He was advised to get training at a body shop, but he wanted to learn on his own. "I'm not here to follow in somebody else's footsteps. I want to make my own mistakes," Mr. Pickton says. "It's more costly . . . but you learn by your mistakes."
He talks about being involved at the time of the tape recording in rebuilding vehicles and butchering pigs for barbecues.
Mr. Pickton also tells Victoria he is eager to leave the family farm after living there for 27 or 28 years. "I'm going to start a whole new life in a whole new place and start everything over. It's a big step but not a big step, really. I've been on my own for a long time."
The taped letter was one of thousands of items police found while searching the Pickton farm. During previous weeks of testimony defence lawyers pointed repeatedly to issues surrounding whether police and forensic officers had contaminated evidence.
The subject came up again in the trial's seventh week during the testimony of Constable Rodney Deighton, who had been a member of the Vancouver Police Department for more than 20 years, working in the forensic identification unit since 1999.
Constable Deighton was involved with the Pickton investigation on three occasions.
Defence lawyer Patrick McGowan told Constable Deighton that his DNA profile was discovered on three pieces of plastic found on a significant piece of evidence, a revolver on which a sex toy was fastened.
"It's the first I've heard of that," Constable Deighton told court.
Mr. McGowan said Constable Deighton had also contaminated another exhibit a hair clipper, associated accessories and a plastic bag.
"I haven't been told of that," the officer said, adding that he had received a package of material the week before to review prior to testifying.
"This is all news to me."
Earlier, Staff Sergeant Ron Hundt confirmed that security was breached during the police investigation of a second Pickton property, located about one kilometre from the farm.
The police were on the property from April, 2002, to late October, 2002. While they were on the site, a condom was placed on the roof of a vehicle on the property, the court was told.
Staff Sgt. Hundt agreed with defence lawyer Adrian Brooks that the incident was an issue of significant concern to investigators.
The officer also agreed that those who were interfering with police efforts to collect evidence could be charged with a criminal offence.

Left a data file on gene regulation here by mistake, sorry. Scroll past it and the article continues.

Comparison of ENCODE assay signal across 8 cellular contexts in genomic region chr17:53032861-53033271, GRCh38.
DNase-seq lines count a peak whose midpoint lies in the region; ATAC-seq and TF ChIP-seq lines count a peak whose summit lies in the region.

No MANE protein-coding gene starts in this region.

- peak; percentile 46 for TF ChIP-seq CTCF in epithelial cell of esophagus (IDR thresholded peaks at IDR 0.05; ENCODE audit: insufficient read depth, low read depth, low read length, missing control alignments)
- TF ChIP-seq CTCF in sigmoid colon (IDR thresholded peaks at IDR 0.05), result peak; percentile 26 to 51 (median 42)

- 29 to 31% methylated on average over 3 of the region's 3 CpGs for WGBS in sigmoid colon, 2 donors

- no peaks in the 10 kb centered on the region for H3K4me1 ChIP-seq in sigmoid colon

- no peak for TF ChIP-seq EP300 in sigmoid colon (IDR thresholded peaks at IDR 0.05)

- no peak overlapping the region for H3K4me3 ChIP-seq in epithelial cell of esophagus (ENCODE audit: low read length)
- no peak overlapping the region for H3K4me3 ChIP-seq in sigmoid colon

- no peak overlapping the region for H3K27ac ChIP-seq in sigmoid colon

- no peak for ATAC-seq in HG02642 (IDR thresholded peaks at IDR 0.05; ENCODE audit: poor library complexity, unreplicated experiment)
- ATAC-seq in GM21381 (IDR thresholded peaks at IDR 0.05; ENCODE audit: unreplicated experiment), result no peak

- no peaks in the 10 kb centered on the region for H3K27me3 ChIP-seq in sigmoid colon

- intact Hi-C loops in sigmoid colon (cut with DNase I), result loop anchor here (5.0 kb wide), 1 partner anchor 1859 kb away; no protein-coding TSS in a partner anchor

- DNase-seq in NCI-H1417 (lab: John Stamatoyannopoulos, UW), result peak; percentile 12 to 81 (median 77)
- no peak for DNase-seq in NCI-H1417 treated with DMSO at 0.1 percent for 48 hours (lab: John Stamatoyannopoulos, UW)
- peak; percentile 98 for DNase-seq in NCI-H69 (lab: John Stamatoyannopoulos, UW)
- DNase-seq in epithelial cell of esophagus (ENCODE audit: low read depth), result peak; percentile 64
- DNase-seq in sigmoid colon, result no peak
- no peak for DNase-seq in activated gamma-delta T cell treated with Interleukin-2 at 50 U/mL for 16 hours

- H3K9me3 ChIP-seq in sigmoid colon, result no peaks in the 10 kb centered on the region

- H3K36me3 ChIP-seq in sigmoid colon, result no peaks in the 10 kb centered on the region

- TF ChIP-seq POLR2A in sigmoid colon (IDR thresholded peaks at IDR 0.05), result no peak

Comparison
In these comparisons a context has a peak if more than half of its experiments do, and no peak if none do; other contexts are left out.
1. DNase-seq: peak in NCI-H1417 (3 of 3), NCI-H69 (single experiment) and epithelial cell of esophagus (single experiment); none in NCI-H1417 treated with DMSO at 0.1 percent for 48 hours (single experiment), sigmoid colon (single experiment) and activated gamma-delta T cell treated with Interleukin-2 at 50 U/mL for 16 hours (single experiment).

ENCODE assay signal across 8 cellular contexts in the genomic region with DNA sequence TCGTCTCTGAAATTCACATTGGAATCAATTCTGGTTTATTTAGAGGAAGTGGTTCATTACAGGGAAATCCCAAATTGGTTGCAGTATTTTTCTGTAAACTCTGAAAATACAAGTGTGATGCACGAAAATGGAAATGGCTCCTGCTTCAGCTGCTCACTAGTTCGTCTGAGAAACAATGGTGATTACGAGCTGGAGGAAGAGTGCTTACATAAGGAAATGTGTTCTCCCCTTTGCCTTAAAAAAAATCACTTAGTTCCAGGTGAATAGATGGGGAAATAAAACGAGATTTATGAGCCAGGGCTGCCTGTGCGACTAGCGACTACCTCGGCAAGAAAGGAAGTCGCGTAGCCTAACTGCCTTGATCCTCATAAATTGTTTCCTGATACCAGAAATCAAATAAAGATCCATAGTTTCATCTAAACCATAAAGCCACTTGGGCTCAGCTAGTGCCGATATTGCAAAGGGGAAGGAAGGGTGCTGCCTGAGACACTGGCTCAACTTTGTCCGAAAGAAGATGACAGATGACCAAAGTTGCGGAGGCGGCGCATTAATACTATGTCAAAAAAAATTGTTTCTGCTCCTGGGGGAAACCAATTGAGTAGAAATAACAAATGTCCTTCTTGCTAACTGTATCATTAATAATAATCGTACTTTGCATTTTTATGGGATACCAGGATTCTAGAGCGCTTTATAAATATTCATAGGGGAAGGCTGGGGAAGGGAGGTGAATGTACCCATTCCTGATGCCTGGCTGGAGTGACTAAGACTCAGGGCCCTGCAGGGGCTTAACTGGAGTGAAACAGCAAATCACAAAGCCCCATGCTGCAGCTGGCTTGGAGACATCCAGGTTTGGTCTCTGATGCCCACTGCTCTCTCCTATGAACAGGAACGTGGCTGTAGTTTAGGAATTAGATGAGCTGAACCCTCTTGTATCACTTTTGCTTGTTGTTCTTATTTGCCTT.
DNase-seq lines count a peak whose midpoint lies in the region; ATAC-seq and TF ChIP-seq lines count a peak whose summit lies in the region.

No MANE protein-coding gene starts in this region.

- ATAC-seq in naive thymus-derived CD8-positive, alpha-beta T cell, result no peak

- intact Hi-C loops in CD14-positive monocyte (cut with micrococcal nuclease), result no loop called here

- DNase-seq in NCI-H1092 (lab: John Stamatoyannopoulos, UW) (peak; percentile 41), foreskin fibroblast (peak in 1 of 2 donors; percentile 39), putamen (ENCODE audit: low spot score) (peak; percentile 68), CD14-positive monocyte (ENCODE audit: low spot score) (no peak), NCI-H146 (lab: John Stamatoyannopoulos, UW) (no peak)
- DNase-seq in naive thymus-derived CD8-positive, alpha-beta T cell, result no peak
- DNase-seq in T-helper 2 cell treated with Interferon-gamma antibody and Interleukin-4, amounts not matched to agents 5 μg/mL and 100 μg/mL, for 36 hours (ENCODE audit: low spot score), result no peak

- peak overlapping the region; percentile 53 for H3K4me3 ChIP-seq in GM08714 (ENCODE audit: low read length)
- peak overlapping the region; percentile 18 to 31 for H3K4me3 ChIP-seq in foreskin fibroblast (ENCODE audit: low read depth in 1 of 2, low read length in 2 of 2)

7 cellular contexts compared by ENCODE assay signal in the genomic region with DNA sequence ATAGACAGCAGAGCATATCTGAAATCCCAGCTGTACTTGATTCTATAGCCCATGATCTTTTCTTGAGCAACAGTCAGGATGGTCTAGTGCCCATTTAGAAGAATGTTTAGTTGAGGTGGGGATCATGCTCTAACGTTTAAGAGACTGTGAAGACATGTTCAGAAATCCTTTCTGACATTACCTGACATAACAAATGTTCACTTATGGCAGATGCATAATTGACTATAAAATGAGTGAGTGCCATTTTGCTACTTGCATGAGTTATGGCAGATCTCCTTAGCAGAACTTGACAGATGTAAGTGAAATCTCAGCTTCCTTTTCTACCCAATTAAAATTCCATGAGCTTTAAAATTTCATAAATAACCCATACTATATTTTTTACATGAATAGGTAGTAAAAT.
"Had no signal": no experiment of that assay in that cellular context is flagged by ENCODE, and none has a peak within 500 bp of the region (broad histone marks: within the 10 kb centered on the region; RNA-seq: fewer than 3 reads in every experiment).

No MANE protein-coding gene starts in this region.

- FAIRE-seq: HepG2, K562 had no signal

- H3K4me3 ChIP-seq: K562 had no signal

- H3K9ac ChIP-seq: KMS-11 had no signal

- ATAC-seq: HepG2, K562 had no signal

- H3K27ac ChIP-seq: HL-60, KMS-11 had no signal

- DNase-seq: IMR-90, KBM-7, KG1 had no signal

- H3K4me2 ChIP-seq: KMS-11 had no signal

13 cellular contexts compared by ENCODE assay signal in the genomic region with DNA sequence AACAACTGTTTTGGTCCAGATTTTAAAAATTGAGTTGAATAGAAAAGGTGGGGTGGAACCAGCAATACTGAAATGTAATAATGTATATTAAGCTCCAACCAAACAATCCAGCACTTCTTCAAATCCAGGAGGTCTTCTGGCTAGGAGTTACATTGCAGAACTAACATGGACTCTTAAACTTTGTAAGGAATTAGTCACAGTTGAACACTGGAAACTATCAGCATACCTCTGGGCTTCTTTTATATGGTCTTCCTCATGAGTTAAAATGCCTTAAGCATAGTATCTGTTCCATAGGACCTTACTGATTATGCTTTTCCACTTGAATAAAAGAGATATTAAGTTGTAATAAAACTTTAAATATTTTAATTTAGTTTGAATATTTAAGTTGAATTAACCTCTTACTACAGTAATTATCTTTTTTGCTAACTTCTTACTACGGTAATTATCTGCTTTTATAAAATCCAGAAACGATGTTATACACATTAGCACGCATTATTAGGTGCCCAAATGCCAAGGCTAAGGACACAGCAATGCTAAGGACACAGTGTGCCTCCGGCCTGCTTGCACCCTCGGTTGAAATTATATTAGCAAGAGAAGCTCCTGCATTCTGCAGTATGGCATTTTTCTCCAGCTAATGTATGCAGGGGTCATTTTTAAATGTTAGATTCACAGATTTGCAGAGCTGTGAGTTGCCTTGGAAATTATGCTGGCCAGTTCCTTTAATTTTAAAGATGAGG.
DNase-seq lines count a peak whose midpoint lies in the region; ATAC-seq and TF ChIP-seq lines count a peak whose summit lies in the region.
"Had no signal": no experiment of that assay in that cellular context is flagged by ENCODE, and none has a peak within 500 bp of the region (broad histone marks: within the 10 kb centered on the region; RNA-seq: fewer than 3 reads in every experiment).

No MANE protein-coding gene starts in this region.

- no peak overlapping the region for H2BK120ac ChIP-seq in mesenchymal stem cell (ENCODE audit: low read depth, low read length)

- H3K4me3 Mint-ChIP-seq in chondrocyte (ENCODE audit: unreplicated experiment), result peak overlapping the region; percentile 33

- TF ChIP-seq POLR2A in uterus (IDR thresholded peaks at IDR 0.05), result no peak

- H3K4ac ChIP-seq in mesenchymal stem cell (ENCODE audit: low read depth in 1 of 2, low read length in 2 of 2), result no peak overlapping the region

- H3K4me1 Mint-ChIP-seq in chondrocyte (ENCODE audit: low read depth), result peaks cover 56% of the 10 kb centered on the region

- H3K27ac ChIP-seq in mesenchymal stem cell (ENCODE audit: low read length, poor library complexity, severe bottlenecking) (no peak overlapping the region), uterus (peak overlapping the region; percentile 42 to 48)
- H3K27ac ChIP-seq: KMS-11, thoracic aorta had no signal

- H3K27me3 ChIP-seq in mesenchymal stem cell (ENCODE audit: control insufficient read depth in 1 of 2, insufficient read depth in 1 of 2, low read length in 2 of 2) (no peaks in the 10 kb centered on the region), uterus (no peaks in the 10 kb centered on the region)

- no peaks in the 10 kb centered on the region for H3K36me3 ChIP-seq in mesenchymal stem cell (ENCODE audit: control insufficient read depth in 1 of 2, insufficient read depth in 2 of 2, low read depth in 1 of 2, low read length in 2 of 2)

Mr. Brooks said police did not know if any evidence at the property had been lost.
"Correct," Staff Sgt. Hundt replied.
Staff Sgt. Hundt also confirmed that in excess of 2,300 exhibits had been seized on the site by September, 2002.
However, he said he was not aware that only 151 exhibits were sent to the police lab for forensic testing.
Mr. Brooks said a number of exhibits were returned to their owners or destroyed. Staff Sgt. Hundt said he was not aware of that.
Court also heard many articles found during the search of Mr. Pickton's house trailer were thrown away. A lot of debris in the trailer was garbage, not worth seizing as exhibits, RCMP Corporal Lisa Stuart testified.
The search site included an unofficial nightclub called Piggy's Palace, a building referred to as Willie's house that was under construction, a smokehouse, some additional buildings, piles of construction debris, demolition materials and 52 vehicles.
Staff Sgt. Hundt confirmed that by June 10, 2002, searchers had found women's clothing, shoes, hairbrushes, hair and open condoms in vehicles on the property.
They had also discovered some personal identification documents of a woman named Dinah Taylor, who was considered at that time a significant person in the investigation, Mr. Brooks told the court, reading from a police report.
Items found on the site also included a leather strap with a loop, ladies undergarments, makeup and a homemade crack pipe, Mr. Brooks said.
Court also heard during the seventh week that Mr. Pickton met regularly with two members of the clergy and enrolled in an agriculture course while waiting for the start of his trial.